Her Royal Highness The Countess of Wessex praised LVS Oxford’s work developing the potential of young people with autism today, after officially opening and seeing the school on Thursday 19th May.
The Countess of Wessex saw a horticulture class taking place, and commented: “It is great that the curriculum here includes working outside, and that learning has a vocational purpose to it”.
The Countess enjoyed a full tour of the school with its Head Boy Charlie Goode (18 years old), including a look inside the school’s provision for weekly residential learners who attend from eleven different local authorities. Charlie told Her Royal Highness of his plans to study ICT at university next year, with The Countess of Wessex impressed by the school’s focus on careers and further education.
Charlie’s mother, Carol, who attended the opening, acknowledged the influence LVS Oxford had played in his development: “The school has been his life saver, before joining he was out of education for two years. He has grown in confidence and self-esteem at the school and is now in the right learning environment for his needs. He is now planning to go to University next year”.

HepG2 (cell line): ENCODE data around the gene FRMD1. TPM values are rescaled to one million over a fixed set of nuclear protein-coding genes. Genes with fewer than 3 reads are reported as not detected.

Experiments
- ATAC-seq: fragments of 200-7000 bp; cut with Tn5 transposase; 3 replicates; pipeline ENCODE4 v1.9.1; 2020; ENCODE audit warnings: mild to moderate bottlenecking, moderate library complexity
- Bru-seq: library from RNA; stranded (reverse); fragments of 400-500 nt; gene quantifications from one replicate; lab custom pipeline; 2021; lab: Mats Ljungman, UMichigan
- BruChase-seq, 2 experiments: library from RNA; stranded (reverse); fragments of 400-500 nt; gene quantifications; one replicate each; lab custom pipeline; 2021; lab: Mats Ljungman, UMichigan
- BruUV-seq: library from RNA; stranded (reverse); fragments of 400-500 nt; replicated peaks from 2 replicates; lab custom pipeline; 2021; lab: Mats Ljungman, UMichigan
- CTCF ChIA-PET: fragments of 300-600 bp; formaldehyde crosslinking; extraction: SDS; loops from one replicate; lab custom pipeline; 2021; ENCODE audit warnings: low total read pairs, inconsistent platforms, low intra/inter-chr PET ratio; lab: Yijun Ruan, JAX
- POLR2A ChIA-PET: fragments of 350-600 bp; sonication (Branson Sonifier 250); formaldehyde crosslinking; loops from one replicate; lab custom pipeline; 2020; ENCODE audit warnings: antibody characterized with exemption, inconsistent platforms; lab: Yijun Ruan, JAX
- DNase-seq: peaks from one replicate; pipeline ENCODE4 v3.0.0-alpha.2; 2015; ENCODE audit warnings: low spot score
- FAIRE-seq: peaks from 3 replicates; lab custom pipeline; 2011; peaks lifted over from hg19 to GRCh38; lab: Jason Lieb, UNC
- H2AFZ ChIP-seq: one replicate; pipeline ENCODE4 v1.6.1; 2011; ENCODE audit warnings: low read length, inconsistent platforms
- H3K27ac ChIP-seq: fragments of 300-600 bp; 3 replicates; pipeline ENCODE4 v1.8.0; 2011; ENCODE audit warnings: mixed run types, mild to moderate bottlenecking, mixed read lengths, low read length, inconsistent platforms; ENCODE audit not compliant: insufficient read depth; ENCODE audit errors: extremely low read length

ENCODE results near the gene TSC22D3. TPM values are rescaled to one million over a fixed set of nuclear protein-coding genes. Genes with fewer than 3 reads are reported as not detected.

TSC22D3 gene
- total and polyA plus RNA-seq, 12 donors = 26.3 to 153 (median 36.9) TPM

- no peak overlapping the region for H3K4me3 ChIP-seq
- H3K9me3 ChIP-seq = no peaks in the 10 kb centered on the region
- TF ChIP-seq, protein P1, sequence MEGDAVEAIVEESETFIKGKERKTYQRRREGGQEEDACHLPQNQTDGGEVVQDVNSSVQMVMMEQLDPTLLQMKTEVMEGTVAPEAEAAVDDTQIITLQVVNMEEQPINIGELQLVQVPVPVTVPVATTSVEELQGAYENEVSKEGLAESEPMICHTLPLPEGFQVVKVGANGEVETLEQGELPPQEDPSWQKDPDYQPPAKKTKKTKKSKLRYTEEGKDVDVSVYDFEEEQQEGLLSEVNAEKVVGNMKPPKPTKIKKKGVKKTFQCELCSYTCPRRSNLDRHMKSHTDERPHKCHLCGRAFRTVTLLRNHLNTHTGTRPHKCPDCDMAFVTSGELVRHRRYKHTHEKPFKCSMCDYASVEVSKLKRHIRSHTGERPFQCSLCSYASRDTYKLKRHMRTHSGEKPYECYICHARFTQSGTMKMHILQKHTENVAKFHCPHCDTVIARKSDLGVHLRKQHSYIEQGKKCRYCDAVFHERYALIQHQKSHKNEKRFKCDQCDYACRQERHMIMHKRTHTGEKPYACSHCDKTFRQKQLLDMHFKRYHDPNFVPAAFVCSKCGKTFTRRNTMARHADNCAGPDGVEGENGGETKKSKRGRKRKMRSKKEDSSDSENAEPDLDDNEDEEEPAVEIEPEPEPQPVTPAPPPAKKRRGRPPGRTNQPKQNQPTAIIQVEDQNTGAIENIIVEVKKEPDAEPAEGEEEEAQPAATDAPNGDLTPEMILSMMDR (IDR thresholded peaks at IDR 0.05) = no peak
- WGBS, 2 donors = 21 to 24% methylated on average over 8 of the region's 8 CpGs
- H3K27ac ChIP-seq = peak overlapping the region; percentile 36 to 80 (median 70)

The Countess of Wessex’s tour included a visit to areas of learning and development for learners including a ‘life skills’ room, where learners practice home based tasks such as cleaning, vacuuming and bed making, and met the school’s therapists who talked about their role in building social and emotional wellbeing through blending therapy throughout the classroom curriculum and timetabled social skills sessions. The Countess also saw four classrooms where learners are currently studying for their GCSE, A-levels and BTECs.
The event was supported by autism advocate Anna Kennedy and representatives from local education authorities who place children at the school, and concluded with Her Royal Highness unveiling a plaque to mark the occasion, addressing guests and receiving gifts from learner Morgan. 14-year-old Morgan said: “I was really nervous before going up on stage, but I am now really pleased with myself as I overcame my worries which will give me confidence for the future”.
You can see the contributions of learners to the book capturing their progress since joining LVS Oxford here.
Many of the tasks the students undertake will help build competencies in citizenship, relating to others, managing situations and working as part of a team - all key to being fulfilled and employable adults.